PubDate: 2017-10-10T13:51:53Z
       
  • Methane emissions from non-lactating pregnant dairy cows while grazing
    • Authors: Conrad Ferris; Haopeng Jiao Stephen Murray Alan Gordon Alistair Carson
      Abstract: Publication date: Available online 6 October 2017
      Source:Livestock Science
      Author(s): Conrad P. Ferris, Haopeng Jiao, Stephen Murray, Alan W. Gordon, Alistair F. Carson
      There is little information on methane (CH4) emissions from non-lactating pregnant dairy cattle when grazing. To address this issue, enteric CH4 emissions were estimated from a total of 68 non-lactating pregnant Holstein-Friesian dairy cattle during three successive years (23, 22 and 23 cows in year 1, 2 and 3, respectively). Cows used in these studies ranged from 19 – 69 days prior to their actual calving date when measurements commenced. Methane emissions were measured using the sulphur hexafluoride (SF6) technique over six consecutive 24-hour periods, with measurements commencing 28 August, 16 September and 15 September during years 1 – 3, respectively. Cows were given access to fresh grazing on the first and fourth day of the measurement period, but were not offered a concentrate supplement. Across the three years of the experiment mean CH4 emissions were 216g/cow/day and 25.2g/kg dry matter intake. Emission increased with increasing lactation number, from 200 (1st lactation) to 228 (>2nd lactation) g/day. Relationships between individual cow body weight and methane emissions (R2 = 0.17) and estimates of intakes for individual cows and CH4 emissions (R2 = 0.21) were poor.

      PubDate: 2017-10-10T13:51:53Z
       
  • Effects of dry whey powder alone or combined with calcium butyrate on
           productive performance, duodenal morphometry, nutrient digestibility, and
           ceca bacteria counts of broiler chickens
    • Authors: C. Pineda-Quiroga; R. Atxaerandio; R. Ruiz; A. García-Rodríguez
      Abstract: Publication date: Available online 3 October 2017
      Source:Livestock Science
      Author(s): C. Pineda-Quiroga, R. Atxaerandio, R. Ruiz, A. García-Rodríguez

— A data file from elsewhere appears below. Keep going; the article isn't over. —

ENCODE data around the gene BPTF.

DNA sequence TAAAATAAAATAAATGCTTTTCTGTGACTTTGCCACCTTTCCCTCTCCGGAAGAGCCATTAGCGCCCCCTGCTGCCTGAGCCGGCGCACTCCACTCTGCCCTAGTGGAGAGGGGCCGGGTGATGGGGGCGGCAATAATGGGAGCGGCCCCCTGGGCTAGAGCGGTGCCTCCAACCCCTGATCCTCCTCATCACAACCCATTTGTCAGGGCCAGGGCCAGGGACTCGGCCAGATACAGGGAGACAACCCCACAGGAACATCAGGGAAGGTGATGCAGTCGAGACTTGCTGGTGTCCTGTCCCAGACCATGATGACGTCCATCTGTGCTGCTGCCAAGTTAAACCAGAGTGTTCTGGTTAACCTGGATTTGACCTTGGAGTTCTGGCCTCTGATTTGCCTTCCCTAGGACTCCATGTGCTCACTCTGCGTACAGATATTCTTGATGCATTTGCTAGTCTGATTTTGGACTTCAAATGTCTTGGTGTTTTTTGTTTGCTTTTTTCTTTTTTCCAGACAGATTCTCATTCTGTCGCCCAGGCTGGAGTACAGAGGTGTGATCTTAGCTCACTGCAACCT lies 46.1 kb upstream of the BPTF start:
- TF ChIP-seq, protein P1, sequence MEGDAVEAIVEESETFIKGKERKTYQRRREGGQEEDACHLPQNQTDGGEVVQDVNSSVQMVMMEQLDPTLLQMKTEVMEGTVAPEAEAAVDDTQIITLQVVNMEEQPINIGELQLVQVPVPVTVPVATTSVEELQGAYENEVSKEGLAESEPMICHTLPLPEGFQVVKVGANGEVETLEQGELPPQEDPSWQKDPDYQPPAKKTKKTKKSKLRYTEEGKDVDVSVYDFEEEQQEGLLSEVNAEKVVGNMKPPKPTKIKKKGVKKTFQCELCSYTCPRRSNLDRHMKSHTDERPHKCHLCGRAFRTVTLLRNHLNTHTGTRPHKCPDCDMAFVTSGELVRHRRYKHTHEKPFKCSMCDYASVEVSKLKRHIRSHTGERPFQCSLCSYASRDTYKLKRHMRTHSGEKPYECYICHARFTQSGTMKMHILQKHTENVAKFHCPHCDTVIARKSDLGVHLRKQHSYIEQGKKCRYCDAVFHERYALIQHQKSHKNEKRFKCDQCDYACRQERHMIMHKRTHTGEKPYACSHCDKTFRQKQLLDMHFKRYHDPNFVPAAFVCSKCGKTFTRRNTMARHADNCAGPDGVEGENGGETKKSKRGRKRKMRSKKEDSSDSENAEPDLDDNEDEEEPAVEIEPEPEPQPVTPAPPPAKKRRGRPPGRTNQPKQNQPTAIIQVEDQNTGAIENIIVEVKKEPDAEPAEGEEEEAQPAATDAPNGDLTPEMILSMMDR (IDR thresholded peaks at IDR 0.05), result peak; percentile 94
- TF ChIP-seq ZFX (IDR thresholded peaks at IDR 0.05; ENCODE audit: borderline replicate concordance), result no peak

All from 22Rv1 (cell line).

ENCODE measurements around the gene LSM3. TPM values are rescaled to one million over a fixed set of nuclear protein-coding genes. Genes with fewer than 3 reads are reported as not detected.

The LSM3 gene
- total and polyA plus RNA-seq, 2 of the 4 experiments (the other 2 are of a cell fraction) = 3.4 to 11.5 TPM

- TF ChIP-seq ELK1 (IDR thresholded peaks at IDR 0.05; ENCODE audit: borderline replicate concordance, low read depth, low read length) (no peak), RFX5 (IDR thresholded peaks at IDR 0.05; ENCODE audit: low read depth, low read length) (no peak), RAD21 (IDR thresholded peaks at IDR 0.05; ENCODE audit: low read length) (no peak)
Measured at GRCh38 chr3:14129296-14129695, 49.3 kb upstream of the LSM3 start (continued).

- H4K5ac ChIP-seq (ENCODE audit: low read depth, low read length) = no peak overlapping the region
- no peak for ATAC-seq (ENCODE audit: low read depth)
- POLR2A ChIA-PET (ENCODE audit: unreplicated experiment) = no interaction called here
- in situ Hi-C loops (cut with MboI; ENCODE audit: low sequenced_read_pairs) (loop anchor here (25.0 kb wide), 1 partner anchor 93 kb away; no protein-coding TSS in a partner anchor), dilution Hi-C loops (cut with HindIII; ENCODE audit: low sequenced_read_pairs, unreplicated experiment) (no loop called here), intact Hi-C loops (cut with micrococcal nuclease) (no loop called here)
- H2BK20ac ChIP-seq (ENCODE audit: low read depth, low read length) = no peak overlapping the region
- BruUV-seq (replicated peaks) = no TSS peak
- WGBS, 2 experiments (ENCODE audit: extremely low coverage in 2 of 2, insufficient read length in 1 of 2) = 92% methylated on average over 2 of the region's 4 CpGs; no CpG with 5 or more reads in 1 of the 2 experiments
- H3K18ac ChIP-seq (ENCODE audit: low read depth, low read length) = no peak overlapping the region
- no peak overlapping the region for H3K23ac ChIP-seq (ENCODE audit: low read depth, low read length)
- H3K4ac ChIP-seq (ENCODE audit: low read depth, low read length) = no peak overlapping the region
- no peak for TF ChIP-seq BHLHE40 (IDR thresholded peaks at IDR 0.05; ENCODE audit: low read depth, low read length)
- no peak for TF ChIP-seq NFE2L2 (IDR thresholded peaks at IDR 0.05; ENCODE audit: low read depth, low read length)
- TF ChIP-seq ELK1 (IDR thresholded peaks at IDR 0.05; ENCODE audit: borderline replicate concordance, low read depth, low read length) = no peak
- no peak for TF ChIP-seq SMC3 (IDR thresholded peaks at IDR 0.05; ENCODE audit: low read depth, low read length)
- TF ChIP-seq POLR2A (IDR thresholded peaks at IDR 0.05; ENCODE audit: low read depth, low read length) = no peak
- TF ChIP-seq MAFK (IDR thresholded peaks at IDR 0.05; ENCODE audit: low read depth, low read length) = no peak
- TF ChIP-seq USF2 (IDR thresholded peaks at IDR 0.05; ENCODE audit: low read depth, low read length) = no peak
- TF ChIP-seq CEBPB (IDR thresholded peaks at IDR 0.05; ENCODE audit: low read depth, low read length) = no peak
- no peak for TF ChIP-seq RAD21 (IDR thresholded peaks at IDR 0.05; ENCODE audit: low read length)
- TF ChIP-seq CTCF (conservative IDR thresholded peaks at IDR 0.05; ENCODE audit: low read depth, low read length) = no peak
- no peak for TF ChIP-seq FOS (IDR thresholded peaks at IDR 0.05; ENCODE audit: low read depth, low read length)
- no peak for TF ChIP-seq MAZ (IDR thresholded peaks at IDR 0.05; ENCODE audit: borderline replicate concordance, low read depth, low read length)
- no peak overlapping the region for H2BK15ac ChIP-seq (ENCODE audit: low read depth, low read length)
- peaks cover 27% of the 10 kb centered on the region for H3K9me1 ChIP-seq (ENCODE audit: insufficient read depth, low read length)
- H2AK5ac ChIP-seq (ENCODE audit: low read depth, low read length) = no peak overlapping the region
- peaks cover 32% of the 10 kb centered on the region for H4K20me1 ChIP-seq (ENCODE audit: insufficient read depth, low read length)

Prebiotics and organic acids have been proposed as safe additives in poultry feeding to promote performance and health. The purpose of this study was to assess the influence of supplementing corn-soybean diets of broiler chickens with dry whey powder (WP), fat-coated calcium butyrate (CaB), and a mixture of both on apparent ileal digestibility (AID), pH of gastrointestinal content at various segments, productive performance, duodenal histomorphometry, and ceca microbial counts. The experiment consisted of a 2 × 2 factorial arrangement, with 2 WP inclusion rates (0 and 60g/kg of diet) and 2 CaB rates (0 and 1g/kg of diet). One-day-old male broiler chickens were randomly allocated to floor pens and assigned to 1 of 4 treatments. In Trial 1, 120 broiler chickens were allocated to 4 treatments with 3 pens per treatment and 10 broiler chickens per pen during 21 d. With the addition of WP, the AID of dry matter, crude protein, Ca, and P increased, and cecum pH decreased only when CaB was also added (CaB × WP, P < 0.046). In Trial 2, 1,200 broiler chickens were allocated to the 4 treatments with 10 pens per treatment and 30 broiler chickens per pen during 42 d. With the dietary supplementation of WP, average daily gain and feed intake of broiler chickens increased during starter, grower-finisher periods, and the entire feeding period only when CaB was also added (P < 0.047). However, with addition of WP, feed conversion ratio (FCR) decreased in broiler chickens fed the diet without CaB, but it increased in those fed with CaB during the grower-finisher and entire feeding periods (P < 0.001). Duodenal histomorphometry measurements were evaluated using hematoxylin and eosin stains, and cecal microbial counts were determined by selective culture media. With the addition of WP, villus height, villus height to crypt depth ratio, and villus surface area were increased only when CaB was also added (CaB × WP, P < 0.017), while the supplementation of WP increased Bifidobacterium spp. counts only when CaB was not added (CaB × WP, P = 0.049). Results obtained in the present study indicate that the supplementation of WP without CaB addition improved the FCR of broiler chickens. However, the supplementation of WP together with CaB improve duodenal development, increases nutrient AID, and the weight and ingestion of broiler chickens.